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  • bloodshotlol
    For $500+ I was expecting at least 1440p, pretty over priced tbh.
    Reply
  • Wisecracker
    I can understand why the display folks thread lightly, here. This price point is a minefield and miss-mash of tech. This monitor might be a bargain at $300.

    Otherwise, $500-$600 is Eyefinity/Surround, HD Projector, 60-inch Plasma TV territory. It's a tough sell for a display port-capable monitor these days in Adaptive/G -Sync, being that we are only moments before the flood.

    And, the market is not in the high-end, at least, not for long. It's back where us poor slubs with 'pitiful' $200 gaming cards :lol: need the help.

    Reply
  • bogda
    Finally a G-Sync monitor with more inputs than one DP. Now give me 1440p resolution and price below 500 and I will consider it.
    Reply
  • DarkSable
    Just throwing out there - saying that the brighter the monitor the better is absolutely far from the truth. If you're in an office environment under florescent lighting, then sure, but if you're interested in a gaming computer, it's probably in your room or a den, and, well... brighter is only better if you only game at night, or have every possible light on while you do.

    From all the gripes about how the monitor gets so dim, that's actually a HUGE benefit for me - nobody every bothers to test what the minimum brightness a monitor can achieve, and many monitors, especially gaming monitors, fail miserably. I'd much rather have less eye strain than picture-perfect colors when I'm gaming at night.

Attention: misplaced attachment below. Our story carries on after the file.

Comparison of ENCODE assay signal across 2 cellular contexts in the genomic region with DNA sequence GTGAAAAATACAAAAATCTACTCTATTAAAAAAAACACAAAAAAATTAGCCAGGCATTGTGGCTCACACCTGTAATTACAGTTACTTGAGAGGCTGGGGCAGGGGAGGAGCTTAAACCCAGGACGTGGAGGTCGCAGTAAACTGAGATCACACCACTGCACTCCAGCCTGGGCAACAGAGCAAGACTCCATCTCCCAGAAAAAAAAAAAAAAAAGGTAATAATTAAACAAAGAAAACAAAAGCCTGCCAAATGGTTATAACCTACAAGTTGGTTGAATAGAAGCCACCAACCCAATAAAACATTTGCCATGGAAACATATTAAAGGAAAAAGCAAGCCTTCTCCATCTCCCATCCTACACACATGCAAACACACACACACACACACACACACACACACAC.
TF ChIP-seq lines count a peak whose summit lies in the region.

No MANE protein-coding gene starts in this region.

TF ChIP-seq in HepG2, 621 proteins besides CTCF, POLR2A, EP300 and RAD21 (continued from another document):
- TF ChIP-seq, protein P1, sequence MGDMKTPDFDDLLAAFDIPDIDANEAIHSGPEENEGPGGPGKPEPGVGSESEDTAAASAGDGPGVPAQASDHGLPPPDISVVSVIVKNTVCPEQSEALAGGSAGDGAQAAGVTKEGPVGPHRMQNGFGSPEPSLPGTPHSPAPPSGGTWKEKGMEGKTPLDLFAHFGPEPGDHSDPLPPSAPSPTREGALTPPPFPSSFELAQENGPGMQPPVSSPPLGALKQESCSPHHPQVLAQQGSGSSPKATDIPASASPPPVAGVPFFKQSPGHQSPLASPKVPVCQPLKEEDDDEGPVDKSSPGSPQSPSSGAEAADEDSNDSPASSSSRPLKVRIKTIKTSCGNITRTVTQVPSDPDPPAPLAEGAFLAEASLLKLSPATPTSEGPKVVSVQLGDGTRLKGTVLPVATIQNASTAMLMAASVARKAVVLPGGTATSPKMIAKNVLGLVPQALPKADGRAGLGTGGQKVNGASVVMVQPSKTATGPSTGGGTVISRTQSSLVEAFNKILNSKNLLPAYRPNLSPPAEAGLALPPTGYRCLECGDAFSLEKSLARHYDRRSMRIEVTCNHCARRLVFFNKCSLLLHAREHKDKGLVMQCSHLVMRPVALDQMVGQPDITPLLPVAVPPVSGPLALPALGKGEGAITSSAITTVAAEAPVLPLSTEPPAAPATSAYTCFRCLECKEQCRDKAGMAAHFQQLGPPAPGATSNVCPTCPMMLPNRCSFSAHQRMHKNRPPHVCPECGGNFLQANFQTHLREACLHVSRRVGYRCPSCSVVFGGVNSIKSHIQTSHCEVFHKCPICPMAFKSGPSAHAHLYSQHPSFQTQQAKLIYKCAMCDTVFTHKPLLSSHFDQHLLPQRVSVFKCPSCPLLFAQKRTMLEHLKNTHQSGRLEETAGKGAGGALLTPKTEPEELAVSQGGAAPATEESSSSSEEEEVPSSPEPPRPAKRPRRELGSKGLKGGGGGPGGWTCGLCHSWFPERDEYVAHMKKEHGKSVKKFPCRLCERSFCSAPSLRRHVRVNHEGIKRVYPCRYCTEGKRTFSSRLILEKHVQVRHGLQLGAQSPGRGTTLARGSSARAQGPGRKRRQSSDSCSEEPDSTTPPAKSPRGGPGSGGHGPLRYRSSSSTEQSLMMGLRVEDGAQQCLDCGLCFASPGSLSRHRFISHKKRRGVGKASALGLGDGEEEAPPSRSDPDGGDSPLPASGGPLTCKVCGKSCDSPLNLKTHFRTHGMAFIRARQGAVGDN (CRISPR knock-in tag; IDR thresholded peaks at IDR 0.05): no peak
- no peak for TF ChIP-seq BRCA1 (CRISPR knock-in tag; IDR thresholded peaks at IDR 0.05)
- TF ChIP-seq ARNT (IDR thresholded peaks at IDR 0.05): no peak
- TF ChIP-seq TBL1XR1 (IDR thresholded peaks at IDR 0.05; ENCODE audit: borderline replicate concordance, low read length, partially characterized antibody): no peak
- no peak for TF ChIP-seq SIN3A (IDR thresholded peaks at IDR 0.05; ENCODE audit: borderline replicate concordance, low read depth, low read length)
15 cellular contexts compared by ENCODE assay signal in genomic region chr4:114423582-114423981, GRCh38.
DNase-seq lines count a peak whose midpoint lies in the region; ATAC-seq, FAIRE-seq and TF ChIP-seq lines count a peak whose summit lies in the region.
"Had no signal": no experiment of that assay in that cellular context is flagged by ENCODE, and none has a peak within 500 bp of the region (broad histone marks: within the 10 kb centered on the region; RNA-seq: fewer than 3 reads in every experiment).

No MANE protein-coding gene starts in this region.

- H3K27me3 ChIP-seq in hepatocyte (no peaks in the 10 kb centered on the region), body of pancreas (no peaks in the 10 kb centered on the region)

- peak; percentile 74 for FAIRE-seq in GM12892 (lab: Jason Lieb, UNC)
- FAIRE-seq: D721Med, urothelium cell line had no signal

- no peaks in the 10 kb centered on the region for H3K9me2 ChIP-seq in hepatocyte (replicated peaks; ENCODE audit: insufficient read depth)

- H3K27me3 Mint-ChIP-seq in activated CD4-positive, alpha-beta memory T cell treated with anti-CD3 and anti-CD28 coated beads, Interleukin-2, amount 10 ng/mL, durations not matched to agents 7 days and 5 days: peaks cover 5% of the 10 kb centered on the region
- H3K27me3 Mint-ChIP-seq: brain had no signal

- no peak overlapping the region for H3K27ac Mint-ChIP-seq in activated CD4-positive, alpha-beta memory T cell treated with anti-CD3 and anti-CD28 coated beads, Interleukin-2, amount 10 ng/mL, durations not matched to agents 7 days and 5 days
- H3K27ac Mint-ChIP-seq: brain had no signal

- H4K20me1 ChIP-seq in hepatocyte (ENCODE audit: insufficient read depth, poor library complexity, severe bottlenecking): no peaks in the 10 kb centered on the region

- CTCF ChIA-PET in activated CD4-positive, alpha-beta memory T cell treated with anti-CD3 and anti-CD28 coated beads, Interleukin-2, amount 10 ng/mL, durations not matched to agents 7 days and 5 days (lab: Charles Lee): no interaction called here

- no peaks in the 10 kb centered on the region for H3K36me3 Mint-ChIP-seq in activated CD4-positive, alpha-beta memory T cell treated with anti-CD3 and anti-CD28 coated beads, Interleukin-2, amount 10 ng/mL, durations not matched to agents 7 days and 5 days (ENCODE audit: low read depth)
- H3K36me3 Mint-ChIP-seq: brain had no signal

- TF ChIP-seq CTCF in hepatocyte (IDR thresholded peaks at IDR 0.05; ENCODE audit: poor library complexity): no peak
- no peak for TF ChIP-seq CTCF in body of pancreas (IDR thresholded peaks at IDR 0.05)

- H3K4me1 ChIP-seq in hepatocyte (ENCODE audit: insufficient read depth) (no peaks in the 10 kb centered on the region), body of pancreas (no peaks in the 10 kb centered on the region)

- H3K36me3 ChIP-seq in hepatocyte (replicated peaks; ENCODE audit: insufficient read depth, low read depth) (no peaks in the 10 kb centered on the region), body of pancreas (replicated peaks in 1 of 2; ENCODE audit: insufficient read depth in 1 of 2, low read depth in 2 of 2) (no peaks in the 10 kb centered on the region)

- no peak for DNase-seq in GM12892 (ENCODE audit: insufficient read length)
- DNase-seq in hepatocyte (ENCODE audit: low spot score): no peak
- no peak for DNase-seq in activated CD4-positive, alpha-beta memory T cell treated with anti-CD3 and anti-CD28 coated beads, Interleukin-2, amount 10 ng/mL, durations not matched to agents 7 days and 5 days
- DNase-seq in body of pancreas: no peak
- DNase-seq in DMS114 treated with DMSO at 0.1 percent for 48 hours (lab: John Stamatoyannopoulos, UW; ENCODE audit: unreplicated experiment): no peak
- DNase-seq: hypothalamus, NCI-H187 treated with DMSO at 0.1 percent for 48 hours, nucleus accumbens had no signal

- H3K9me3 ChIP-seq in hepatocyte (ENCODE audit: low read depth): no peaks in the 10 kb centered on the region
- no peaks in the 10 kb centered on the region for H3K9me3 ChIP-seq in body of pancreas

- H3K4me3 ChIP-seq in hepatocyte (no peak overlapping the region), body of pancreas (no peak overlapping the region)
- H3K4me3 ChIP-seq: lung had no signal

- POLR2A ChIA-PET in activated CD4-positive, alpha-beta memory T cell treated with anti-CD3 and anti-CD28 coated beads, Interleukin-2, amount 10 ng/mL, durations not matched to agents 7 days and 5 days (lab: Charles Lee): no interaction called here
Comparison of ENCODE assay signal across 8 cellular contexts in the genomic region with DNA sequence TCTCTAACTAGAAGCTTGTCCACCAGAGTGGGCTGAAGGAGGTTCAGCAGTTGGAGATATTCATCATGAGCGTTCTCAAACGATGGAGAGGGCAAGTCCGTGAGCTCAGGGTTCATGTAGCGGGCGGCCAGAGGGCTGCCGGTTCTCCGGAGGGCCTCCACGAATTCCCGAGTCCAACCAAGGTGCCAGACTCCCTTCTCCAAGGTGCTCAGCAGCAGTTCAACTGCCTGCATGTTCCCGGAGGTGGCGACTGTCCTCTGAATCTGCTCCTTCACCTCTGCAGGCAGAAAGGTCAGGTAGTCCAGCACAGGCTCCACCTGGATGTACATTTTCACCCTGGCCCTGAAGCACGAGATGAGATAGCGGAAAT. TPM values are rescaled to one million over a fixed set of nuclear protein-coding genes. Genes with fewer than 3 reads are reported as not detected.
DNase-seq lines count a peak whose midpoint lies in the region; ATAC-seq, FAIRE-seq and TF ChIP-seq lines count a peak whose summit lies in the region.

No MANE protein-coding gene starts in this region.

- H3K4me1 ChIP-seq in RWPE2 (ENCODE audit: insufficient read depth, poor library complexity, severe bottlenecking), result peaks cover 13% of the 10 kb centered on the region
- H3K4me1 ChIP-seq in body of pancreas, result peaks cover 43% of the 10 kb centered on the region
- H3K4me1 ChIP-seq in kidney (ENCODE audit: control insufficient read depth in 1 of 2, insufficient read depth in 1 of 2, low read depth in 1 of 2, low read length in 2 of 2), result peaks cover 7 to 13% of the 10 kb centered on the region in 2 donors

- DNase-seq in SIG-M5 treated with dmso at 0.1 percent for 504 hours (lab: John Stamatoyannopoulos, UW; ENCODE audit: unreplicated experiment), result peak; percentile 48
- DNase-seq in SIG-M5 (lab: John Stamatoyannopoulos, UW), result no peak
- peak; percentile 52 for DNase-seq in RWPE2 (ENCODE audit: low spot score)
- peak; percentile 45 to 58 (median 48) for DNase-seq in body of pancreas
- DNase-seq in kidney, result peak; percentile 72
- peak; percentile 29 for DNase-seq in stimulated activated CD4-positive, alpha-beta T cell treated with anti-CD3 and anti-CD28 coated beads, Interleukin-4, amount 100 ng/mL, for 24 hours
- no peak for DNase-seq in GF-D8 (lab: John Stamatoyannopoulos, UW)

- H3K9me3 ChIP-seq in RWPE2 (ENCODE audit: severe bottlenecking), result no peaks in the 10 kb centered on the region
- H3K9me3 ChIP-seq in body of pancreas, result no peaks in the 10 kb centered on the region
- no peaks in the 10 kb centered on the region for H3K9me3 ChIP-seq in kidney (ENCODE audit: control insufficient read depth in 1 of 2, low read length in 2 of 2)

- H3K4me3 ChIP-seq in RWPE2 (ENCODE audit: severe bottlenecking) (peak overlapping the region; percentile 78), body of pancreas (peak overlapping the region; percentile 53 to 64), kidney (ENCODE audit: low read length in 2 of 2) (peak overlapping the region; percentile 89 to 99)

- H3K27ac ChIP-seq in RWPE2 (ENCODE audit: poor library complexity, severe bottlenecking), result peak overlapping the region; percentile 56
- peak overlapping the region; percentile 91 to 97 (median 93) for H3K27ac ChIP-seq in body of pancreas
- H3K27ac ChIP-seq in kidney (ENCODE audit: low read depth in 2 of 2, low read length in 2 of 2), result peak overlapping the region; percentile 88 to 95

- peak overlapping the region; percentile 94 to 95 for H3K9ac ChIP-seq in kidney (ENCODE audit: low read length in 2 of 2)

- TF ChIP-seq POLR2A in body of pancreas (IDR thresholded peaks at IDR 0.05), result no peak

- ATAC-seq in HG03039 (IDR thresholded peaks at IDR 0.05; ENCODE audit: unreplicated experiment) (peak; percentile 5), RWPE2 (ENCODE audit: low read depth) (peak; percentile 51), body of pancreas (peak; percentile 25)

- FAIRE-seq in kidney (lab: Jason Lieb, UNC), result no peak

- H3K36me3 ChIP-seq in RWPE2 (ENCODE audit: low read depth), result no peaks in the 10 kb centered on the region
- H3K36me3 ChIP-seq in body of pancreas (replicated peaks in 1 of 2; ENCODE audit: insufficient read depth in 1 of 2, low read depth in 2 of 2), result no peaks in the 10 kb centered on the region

Reply
  • PaulBags
    DP has better bandwidth, so why does the HDMI here have better contrast and colour accuraccy?
    Reply
  • Shankovich
    Here's that $200 nVidia premium kicking in. Could have made it IPS or 1440p guys come on...
    Reply
  • blakphoenix
    I'm sorry but there is no way this monitor could be classed as having "professional-level color accuracy". For starters it doesn't even get 100% sRGB, let alone the terrible sub 70% AdobeRGB performance. Is it good enough for games? It may well be. Is it professional level colour? Not even close!
    Reply
  • bystander
    Just throwing out there - saying that the brighter the monitor the better is absolutely far from the truth. If you're in an office environment under florescent lighting, then sure, but if you're interested in a gaming computer, it's probably in your room or a den, and, well... brighter is only better if you only game at night, or have every possible light on while you do.

    From all the gripes about how the monitor gets so dim, that's actually a HUGE benefit for me - nobody every bothers to test what the minimum brightness a monitor can achieve, and many monitors, especially gaming monitors, fail miserably. I'd much rather have less eye strain than picture-perfect colors when I'm gaming at night.
    Brightness does have one important use; ULMB. In ULMB, because the backlighting pulses, it causes these monitors to be very dim. Extra brightness helps to counteract this issue, but I do agree, testing the minimum might be useful, as there are some people out there that have to play at nearly the lowest levels due to headaches.
    Reply
  • TechyInAZ
    Wow very sweet for a monitor. I would highly consider this monitor if I can afford it. Since I use my computer for both work and play.

    However, for that price I'm disappointed it's only 1080P. I hope they come out with a free sync 1440P version that's cheaper than this monitor.
    Reply
  • Bezzell
    1080p, TN, $550? No thanks.
    Reply